I suggest we do so for many reasons, but one of them must surely be that to the people who love us, the moment of our death does not magically transform us from living being to worthless corpse. I happen to believe there are spiritual reasons for this, and one of them might be that in virtually every religion's creation stories, the physical body is created first followed by the Deity's breathing in the "breath of life." Certainly that is the dominant creation narrative in the minds of North Americans, deeply influenced as we have been by the Judaeo Christian Creation story of Genesis 2:7.
So here is my takeaway. For years, the "politically correct" stance has been to refer to the body as "just a shell." I have heard it in churches and in secular circles, and I have especially heard it from the most educated among us.
The only problem is that at the end of the day, I do not think that either socially or individually, we really believe it.
Perhaps all of these issues contribute to the “refusal to die” of traditional ceremonies that surround death. Try as we might, it seems the body, the human remains, the physical part of us that is left behind when we “transition,” “fly home to Glory,” or cross to “the Great Beyond” is more important than we might have been led to think.

William G. (Bill) Hoy is an educator, counselor and author who has specialized in end-of-life and bereavement care for more than 25 years. Dr. Hoy’s passion is equipping the next generation of physicians and other healthcare professionals through his research, writing and teaching responsibilities on the Medical Humanities at Baylor University. His newest book is Do Funerals Matter? The Purposes and Practices of Death Rituals in Global Perspective (Routledge, 2013).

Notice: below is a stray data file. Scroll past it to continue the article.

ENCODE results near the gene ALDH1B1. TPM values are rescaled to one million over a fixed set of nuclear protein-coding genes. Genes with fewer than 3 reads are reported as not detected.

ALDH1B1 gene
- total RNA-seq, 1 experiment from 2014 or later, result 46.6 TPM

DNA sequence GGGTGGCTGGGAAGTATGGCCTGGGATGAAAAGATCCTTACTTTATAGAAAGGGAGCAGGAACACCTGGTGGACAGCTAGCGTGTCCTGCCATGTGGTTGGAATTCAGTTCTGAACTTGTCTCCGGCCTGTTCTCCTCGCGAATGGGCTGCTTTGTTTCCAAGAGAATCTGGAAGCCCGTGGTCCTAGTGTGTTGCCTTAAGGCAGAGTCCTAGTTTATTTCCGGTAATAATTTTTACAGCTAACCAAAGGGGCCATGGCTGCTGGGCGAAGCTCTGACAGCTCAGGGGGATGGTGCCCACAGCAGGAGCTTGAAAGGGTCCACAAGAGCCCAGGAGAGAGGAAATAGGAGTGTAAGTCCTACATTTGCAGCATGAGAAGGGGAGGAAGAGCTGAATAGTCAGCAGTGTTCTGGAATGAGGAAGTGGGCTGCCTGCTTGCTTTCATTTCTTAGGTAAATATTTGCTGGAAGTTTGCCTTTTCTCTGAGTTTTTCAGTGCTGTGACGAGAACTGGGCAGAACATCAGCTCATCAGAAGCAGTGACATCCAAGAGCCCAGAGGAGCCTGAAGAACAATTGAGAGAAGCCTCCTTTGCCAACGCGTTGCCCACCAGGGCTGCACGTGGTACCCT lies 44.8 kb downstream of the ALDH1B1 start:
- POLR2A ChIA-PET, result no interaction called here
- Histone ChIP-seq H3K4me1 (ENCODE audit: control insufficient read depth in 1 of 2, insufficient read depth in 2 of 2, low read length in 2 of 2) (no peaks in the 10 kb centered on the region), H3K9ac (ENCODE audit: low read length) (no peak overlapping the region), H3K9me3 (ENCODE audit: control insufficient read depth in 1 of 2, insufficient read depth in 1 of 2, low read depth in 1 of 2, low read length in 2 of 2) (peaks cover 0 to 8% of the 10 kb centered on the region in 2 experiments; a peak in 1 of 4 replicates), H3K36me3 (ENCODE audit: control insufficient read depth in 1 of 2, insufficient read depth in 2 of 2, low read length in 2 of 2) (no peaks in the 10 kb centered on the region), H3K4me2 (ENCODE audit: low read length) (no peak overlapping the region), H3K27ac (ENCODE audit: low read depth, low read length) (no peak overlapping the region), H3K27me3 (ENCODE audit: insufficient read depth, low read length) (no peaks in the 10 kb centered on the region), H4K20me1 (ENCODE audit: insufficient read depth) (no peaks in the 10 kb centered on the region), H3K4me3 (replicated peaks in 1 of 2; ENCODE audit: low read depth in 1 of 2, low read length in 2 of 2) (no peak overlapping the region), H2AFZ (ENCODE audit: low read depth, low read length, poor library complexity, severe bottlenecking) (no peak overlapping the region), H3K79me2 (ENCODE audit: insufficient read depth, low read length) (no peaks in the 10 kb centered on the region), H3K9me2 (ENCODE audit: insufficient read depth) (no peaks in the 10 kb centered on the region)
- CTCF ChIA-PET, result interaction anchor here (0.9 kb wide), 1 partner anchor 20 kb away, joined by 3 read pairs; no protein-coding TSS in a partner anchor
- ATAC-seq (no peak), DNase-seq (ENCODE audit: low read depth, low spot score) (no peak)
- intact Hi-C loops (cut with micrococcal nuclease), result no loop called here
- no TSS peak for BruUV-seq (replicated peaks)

Harrington, C. & Sprowl, B. (2011-2012). Family Members’ Experience with Viewing in the Wake of Sudden Death. Omega: Journal of Death and Dying, 64 (1), 65-82.
Hamilton, Ontario social workers Christina Harrington and Bethany Sprowl conducted in-depth interviews with 16 individuals bereaved by the sudden death of a loved one to discover the salutary effects of viewing of the body. All but one of their participants expressed an “instinctual need or drive to view” (p. 75) and the sometimes poor condition of the body was not significant in the mourners’ choices. Participants seemed most appreciative of multiple opportunities to view the remains, including at the scene (when possible), in the hospital, and in the funeral home.